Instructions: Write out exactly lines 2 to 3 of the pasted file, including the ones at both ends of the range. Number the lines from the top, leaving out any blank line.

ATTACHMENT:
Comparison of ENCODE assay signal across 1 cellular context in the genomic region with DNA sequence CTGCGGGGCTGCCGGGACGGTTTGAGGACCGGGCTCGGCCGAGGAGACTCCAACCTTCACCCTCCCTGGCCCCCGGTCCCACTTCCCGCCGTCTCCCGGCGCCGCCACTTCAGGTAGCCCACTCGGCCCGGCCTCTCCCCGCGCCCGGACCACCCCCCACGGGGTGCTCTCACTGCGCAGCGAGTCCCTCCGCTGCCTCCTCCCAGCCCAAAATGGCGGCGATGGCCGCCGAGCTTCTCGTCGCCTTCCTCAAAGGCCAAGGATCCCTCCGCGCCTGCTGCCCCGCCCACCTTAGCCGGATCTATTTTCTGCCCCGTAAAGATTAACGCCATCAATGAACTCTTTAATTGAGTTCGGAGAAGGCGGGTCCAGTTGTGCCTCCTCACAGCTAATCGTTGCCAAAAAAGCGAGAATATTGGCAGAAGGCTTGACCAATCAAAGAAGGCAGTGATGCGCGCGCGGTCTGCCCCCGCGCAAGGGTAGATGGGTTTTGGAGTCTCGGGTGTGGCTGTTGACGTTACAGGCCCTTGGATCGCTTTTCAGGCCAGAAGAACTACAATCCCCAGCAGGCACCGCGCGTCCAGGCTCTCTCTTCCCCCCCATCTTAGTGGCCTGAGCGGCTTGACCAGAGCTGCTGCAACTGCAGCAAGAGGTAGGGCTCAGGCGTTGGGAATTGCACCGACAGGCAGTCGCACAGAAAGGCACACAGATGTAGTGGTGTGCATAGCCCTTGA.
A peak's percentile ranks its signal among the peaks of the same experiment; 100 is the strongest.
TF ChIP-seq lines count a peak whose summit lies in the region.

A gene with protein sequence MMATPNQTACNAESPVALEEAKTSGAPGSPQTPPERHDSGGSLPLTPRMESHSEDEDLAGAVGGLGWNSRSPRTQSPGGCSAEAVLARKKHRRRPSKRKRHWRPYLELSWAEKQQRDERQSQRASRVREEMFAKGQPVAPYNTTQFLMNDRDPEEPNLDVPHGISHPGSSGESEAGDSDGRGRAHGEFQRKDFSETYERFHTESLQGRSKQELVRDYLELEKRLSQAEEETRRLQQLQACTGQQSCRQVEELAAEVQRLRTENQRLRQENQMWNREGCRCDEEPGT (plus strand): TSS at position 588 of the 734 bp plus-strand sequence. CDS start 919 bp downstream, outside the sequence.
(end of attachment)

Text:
A peak's percentile ranks its signal among the peaks of the same experiment; 100 is the strongest.
TF ChIP-seq lines count a peak whose summit lies in the region.